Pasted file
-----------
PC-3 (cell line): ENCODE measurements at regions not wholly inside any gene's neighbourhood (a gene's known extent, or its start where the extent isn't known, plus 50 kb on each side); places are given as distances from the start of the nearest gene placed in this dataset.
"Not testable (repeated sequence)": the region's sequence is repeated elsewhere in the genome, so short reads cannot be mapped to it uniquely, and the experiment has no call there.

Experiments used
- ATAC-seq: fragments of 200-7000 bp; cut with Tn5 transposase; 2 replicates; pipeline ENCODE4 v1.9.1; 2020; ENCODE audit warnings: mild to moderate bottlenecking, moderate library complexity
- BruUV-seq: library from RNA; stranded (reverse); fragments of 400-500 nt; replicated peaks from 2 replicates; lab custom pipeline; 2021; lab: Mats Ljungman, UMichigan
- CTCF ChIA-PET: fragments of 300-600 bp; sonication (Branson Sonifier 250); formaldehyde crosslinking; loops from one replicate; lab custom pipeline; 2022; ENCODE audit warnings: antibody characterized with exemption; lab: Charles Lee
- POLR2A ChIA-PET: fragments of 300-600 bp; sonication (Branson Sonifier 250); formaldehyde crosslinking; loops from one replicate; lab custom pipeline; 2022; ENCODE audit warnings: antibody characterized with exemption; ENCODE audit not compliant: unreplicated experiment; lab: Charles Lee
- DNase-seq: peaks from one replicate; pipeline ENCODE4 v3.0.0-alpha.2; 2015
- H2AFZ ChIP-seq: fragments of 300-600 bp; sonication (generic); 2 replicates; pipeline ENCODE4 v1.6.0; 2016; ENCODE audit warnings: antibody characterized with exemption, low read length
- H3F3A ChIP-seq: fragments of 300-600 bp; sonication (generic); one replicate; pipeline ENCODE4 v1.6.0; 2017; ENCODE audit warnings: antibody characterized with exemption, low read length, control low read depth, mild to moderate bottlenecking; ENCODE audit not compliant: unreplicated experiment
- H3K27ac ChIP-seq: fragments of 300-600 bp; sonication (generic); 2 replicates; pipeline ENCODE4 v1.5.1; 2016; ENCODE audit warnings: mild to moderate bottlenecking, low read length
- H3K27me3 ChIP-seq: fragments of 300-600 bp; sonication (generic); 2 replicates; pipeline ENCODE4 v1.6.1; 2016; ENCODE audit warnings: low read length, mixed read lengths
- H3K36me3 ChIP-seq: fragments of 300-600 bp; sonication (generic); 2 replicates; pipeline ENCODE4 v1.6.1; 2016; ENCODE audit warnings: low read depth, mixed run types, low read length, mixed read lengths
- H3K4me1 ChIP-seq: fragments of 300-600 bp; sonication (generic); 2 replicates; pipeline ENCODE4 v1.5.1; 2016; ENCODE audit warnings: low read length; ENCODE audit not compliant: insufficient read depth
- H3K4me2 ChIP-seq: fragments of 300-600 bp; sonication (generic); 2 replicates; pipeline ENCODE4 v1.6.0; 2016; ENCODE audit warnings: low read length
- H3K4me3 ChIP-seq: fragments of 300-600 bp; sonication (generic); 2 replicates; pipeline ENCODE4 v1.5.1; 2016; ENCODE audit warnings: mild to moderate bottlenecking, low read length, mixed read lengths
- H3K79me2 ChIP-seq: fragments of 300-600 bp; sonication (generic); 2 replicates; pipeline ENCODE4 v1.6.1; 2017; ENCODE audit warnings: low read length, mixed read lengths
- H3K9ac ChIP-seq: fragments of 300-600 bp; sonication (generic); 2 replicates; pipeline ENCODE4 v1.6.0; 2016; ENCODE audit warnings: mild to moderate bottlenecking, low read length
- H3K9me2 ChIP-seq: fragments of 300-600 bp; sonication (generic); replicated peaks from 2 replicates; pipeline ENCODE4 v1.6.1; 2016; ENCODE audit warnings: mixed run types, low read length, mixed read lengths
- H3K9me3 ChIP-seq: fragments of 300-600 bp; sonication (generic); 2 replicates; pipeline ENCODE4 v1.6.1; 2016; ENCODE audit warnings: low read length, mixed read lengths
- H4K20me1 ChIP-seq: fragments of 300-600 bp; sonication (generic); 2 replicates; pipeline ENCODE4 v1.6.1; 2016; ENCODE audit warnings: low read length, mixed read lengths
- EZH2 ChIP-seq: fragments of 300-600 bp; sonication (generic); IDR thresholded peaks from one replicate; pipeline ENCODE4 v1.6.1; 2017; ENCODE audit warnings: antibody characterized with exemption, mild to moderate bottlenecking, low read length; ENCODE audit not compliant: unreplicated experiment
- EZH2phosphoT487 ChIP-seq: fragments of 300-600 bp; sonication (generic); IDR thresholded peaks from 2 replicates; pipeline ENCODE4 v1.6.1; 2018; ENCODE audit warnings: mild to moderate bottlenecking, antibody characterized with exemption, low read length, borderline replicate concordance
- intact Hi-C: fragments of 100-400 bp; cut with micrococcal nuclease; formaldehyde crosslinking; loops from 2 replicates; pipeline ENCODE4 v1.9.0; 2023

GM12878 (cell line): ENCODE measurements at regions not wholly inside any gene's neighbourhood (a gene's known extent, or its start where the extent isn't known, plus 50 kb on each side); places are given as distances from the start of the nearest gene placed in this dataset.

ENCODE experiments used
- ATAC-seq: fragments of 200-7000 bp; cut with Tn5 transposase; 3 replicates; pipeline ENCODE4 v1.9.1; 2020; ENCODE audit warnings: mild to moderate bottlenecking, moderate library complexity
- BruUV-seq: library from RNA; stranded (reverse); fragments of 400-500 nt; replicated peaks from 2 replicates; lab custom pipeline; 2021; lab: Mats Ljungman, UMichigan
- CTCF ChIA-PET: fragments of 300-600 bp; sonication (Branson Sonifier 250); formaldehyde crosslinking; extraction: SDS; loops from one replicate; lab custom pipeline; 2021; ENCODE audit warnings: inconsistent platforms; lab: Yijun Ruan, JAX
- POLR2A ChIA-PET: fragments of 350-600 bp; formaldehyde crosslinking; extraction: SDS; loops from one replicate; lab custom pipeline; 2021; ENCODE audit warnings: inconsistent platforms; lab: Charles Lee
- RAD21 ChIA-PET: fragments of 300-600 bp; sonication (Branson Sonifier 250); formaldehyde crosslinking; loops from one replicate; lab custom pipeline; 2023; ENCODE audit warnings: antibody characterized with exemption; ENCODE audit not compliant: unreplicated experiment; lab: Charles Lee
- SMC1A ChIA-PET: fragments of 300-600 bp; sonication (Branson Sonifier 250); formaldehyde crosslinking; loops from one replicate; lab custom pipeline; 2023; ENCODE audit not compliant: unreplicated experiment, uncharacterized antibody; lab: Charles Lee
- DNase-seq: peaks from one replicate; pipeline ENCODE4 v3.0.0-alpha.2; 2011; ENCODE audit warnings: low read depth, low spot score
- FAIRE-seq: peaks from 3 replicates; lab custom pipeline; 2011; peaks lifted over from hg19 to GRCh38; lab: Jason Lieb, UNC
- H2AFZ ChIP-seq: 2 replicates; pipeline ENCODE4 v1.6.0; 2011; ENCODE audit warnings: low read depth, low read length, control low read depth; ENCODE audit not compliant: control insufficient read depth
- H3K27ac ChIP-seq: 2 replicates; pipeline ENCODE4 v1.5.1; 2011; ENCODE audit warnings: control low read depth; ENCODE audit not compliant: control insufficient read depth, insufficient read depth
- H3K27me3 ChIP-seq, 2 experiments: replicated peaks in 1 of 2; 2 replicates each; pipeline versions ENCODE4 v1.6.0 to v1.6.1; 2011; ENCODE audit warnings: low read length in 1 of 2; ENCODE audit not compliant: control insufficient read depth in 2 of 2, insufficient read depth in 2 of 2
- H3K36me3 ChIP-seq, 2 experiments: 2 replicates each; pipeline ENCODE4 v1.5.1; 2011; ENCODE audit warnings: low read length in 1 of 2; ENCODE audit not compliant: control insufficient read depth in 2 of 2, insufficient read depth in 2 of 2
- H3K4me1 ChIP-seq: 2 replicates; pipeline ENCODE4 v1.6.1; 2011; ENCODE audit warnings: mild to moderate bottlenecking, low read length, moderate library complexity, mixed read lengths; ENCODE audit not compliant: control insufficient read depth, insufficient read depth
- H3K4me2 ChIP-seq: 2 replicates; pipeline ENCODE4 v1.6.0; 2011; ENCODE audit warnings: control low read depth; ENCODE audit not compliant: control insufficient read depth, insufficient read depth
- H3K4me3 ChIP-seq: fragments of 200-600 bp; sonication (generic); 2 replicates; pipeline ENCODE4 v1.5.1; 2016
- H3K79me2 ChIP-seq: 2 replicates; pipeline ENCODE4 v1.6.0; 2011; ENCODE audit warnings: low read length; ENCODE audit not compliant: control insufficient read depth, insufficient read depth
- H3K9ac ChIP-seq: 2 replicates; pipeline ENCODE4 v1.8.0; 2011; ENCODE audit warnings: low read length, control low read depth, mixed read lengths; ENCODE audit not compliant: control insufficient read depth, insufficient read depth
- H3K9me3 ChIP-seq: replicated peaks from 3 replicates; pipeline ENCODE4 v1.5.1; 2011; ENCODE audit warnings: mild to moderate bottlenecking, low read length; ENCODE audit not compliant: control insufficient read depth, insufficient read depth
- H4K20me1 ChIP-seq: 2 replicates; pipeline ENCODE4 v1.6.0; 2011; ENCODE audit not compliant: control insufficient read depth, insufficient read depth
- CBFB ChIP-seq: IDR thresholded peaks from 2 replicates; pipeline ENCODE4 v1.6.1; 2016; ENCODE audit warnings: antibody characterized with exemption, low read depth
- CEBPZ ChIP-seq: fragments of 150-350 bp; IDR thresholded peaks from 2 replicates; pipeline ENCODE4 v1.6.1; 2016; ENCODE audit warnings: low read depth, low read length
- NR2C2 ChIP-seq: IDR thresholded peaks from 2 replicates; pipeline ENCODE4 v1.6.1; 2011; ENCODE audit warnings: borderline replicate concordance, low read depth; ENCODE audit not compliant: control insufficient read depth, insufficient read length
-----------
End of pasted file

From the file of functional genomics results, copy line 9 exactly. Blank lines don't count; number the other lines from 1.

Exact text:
- H2AFZ ChIP-seq: fragments of 300-600 bp; sonication (generic); 2 replicates; pipeline ENCODE4 v1.6.0; 2016; ENCODE audit warnings: antibody characterized with exemption, low read length